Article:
Friday, May 27, 2016

The $4.3 Trillion Nothingburger

May 27, 2016
Yahoo Finance: The Federal Reserve's $4.3 trillion ticking time bomb

The Federal Reserve has a big problem if it wants to raise rates again.

The first time? No problem. The next time? Big problem. Yeah, right. As a long-term holder of long-term treasury bonds, I welcomed the move. I did not become a mythical bond vigilante. I did not panic. Nothingburger.

According to several leading economists, it’s also possible that the Fed will become technically insolvent (though it always has the power to print its way out of such a disastrous state).

In a world with thousand upon thousands of leading economists I do not trust to predict rain when it is raining, several completely anonymous ones say the Fed could become insolvent. Maybe. Good to know. I'll plan accordingly by embracing the nothingburger.

Currently, the Fed pays 0.50% annually to banks to keep that money out of the economy. It might not seem like much, but the comparable rate paid by the U.S. Treasury for T-bills is 0.28%. In other words, the Fed pays banks nearly twice as much as the Treasury does.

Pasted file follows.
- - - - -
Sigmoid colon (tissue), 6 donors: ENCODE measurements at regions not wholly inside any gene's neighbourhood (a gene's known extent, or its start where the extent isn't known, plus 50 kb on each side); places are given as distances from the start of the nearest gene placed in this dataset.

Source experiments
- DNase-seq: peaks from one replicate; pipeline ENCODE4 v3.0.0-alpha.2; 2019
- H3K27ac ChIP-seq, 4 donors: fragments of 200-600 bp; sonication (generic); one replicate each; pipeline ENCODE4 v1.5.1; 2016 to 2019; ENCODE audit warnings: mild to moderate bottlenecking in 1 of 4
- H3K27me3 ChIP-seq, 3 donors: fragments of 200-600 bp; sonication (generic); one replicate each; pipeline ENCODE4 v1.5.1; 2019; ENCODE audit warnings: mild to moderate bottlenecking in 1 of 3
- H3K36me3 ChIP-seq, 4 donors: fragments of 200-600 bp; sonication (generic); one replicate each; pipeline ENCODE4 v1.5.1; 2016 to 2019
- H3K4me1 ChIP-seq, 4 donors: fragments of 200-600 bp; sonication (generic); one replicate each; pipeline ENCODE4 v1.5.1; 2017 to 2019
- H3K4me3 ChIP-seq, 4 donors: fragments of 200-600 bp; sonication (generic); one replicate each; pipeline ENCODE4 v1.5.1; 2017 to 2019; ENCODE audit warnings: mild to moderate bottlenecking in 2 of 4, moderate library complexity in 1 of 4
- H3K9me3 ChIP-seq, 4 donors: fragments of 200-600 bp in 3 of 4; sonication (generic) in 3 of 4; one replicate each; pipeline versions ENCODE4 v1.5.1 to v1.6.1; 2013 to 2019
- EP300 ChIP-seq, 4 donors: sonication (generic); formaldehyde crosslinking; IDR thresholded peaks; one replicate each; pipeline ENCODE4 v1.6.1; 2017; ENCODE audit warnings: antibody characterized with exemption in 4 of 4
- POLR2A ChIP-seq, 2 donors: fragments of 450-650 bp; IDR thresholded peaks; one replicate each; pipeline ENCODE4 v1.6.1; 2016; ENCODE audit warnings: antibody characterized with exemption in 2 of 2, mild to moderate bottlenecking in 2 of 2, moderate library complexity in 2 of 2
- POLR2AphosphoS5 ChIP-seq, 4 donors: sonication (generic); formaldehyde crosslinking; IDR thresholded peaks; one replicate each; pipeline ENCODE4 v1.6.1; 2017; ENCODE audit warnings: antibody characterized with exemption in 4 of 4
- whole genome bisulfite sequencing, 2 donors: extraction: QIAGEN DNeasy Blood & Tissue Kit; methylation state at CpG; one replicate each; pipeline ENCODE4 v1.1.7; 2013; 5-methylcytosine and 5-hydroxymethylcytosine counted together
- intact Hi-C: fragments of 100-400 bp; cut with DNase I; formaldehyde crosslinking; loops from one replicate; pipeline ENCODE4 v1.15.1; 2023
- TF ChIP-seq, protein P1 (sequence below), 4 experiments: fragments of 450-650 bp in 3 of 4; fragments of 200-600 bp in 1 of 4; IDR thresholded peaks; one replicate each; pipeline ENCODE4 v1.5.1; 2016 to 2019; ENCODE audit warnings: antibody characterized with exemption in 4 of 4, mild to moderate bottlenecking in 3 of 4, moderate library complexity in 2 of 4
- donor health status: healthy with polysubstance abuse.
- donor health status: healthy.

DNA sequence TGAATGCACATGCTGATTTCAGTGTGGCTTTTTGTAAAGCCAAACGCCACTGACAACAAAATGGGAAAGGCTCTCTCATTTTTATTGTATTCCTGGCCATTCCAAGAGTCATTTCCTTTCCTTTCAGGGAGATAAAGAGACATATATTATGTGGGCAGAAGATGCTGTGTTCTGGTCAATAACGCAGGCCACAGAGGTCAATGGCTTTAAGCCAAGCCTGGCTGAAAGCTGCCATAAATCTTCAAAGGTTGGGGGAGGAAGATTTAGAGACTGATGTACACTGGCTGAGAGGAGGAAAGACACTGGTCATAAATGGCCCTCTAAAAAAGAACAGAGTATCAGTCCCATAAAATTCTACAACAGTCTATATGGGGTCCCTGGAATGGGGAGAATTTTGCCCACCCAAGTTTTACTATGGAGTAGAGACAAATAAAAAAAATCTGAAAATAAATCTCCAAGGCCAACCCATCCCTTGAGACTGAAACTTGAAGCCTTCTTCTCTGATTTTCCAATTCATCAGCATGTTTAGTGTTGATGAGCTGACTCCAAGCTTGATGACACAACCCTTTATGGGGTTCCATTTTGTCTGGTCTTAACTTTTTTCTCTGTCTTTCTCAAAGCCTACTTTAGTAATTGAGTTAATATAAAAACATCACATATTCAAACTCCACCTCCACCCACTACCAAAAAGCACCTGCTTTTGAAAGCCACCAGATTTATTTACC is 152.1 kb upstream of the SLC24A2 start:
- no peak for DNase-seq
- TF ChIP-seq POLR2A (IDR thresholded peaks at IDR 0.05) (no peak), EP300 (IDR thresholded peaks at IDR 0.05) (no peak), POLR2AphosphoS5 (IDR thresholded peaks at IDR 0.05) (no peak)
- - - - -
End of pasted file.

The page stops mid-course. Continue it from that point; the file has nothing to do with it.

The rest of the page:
This is awesome news for me! Capital One, a bank, is paying me 0.75% on my online savings account. What idiots! That's nearly three times as much as the Treasury does! The savvy Fed is only offering 0.50%. Yellen must be a shrewd negotiator.

This is a huge expenses for the Fed.

This is a huge expenses? Seriously?

But it gets worse.

Of course it does.

The Fed is taking capital losses on its $4.3 trillion bond portfolio, and those losses will eventually accelerate. When the bonds that the Fed holds mature, it realizes losses because it paid above-market prices for most of them to begin with.

I've been a buyer too. I'm holding to maturity. Even if I sold today, which I'm not, none of my bonds would have a capital loss. Not one.

It's almost like long-term rates have not risen from when I bought them.

It's almost like my long-term bonds become shorter-term bonds over time.

Is almost like it's nearly impossible to take much of a capital loss on a long-term bond that has only one day left until maturity.

It's almost like we no longer even call it a long-term bond if it's only got one day left until maturity.

It's almost like we call it a short-term bond instead.

Seriously. The Fed pays $1000 to buy a bond. It matures and pays the Fed back its $1000. The Fed also earned interest while it owned the bond. Where is the capital loss? Simple answer: This story is complete and utter nothingburger. And when I use nothingburger in this context, I really mean that since my time is valuable to me, and I read it, then I have suffered "a huge expenses." Never get this time back. It's gone, lol. Sigh.

I write an Illusion of Prosperity blog and am no particular fan of the Fed, but sheesh, the Fed's balance sheet ranks only slightly higher than being inconvenienced by an extra traffic light on my list of long-term worries.


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